Tuesday, May 20, 2008


Ah, my first pocket knife. The responsibility. The privilege. The trust. Its blade was only a couple of inches, but a couple of inches of unbounded opportunity. The carving in the thick pine trunk. The milky blood left running down sharpened steel and bark empowered me. The world would know I existed. Jeff was here. My mark was left on the tree for what I thought would be eternity. My knife, capable and strong.

Saturday, May 10, 2008

In All Things, Beauty

This quote from Letters to a Young Poet is great. The human imagination is one of the greatest gifts of all. I am sick of the extreme lack of imagination today. If we aren't being fed by a movie or TV show that provides us with imaginative elements so we don't have to imagine on our own, we just sit around thinking "I'm so bored." And, oftentimes, that's that. I want to be able to safely say that I can think of a unique concept, poem, story, or character on my own. Create something. Don't get me wrong, I think movies and TV are wonderful. I am so thankful we are able to enjoy others' creations. I just wish we didn't rely on it 100 percent for our entertainment. It's a waste of a human mind, frankly.

Almost all of my blogs are pointed directly at myself to criticize myself. I am a guilty hypocrite. I just don't want to be what I hate. These posts will hopefully allow me to look back and remember what I believe and think. Anyway, enough prologuing. Here's the quote:

"If your everyday life seems poor, don't blame it; blame yourself; admit to yourself that you are not enough of a poet to call forth its riches; because for the creator there is not poverty and no poor, indifferent place. And even if you found yourself in some prison, whose walls let in none of the world's sounds - wouldn't you still have your childhood, that jewel beyond all price, that treasure house of memories? Turn your attentions to it. Try to raise up the sunken feelings of this enormous past; your personality will grow stronger, your solitude will expand and become a place where you can live in the twilight, where the noise of other people passes by, far in the distance."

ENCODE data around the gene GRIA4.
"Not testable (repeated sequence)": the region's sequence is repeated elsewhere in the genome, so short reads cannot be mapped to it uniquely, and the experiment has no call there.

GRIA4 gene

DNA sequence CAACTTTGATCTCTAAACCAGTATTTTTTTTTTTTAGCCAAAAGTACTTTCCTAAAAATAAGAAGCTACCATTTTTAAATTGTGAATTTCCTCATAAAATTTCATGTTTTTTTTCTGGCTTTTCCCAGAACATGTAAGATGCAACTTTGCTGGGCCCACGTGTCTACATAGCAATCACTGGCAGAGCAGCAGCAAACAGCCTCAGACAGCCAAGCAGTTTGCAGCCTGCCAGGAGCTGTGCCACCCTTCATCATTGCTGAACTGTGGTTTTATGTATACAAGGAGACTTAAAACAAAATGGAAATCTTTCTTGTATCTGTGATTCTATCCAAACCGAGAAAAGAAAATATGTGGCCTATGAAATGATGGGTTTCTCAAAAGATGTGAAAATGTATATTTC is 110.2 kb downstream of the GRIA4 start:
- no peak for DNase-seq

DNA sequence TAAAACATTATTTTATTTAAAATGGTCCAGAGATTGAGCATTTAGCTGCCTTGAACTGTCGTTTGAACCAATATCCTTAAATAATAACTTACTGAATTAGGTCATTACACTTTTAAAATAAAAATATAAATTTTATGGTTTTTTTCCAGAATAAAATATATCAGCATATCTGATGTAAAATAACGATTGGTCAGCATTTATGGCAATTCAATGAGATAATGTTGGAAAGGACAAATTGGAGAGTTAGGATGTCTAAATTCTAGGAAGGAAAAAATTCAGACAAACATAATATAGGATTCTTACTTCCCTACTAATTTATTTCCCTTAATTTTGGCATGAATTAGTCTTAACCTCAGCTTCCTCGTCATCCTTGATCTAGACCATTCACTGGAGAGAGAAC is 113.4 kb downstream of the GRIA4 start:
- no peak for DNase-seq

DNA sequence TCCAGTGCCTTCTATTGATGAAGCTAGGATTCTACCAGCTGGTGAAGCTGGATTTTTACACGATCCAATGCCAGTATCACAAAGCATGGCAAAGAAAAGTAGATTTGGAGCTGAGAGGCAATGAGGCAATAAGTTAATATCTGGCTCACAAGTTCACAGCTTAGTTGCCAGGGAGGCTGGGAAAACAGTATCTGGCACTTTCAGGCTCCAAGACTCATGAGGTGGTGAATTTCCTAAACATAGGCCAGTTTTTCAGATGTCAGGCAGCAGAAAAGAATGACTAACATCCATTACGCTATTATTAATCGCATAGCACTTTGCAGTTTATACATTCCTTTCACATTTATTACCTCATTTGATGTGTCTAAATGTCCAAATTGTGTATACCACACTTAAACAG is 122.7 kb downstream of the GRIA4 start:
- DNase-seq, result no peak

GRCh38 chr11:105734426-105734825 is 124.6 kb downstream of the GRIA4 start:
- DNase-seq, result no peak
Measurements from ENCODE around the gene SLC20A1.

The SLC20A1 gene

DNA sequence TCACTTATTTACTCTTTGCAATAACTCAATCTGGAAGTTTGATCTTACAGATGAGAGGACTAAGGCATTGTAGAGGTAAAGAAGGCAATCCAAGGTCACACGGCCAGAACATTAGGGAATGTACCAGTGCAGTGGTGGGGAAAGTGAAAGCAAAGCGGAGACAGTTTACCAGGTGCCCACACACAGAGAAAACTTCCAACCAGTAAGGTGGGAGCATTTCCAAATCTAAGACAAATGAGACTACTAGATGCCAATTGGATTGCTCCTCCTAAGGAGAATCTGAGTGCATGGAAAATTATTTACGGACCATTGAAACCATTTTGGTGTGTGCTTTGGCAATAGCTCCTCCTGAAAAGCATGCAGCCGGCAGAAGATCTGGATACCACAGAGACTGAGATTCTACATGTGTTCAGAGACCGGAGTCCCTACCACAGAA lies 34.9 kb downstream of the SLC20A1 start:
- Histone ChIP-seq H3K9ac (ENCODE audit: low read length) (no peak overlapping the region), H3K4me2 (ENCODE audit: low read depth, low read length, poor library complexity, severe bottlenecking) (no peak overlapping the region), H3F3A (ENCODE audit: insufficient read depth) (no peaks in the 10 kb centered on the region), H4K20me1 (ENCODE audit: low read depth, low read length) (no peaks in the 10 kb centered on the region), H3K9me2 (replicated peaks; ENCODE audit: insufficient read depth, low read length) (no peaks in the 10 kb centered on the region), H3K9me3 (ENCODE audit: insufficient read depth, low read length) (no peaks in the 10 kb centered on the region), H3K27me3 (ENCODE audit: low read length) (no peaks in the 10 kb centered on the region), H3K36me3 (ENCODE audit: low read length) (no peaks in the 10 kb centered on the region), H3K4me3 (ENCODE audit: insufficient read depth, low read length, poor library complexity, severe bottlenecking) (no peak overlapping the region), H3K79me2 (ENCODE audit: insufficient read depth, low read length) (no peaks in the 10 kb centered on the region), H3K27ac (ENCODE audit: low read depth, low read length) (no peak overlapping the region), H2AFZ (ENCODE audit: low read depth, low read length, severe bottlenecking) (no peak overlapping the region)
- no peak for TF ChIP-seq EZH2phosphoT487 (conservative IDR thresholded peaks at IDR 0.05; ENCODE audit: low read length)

-Rainer Maria Rilke

Thursday, May 8, 2008


Today, I went to RCC and listened to Jeff Soto give a presentation to a very small group of people. He basically ran through a bunch of slides of his artwork from his childhood all the way up to his most recent material. It was super interesting to hear his story, especially since he is a Riverside native and still is to this day. Needless to say, I am now super inspired to get back to my art and make something I am proud of. I got plenty of good tips and advice from him and am super encouraged. So, that was fun. I went to Borders bookstore afterwards and read Letters to a Young Poet by Rainer Maria Rilke. That just inspired me more. All in all, I am just inspired. I won't repeat myself anymore.

Today is a good day. Tomorrow will be a good day. Good days are here to stay.

Thursday, May 1, 2008

The Ol' Switcheroo.

Here comes Slotnick. Mrs. Slotnick, that is. Do the ol' switcheroo with the "l" and the "n" and we get a more appropriate name: Snotlick. The most fitting name for a crappy substitute teacher ever, or at least I think it's the best there is. Actually, if you know of a better one, I will buy you some ice cream. Two scoops. No more. And it has to be from Thrifty. None of that fancy stuff with the crumbled cookies, cake batter, butter, pancakes, dough, cheese, and other additional hydrogenated heart-stoppers shoveled in on a marble slab. That ice cream coats your digestive system with a milky glue from mouth to anus. Anyway, Thrifty ice cream is what I would be willing to buy for you upon hearing a better name than Mrs. Slotnick. Snotlick with the ol' switcheroo. Two scoops.

About Me

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I am recent graduate just looking at the dirt, writing about it.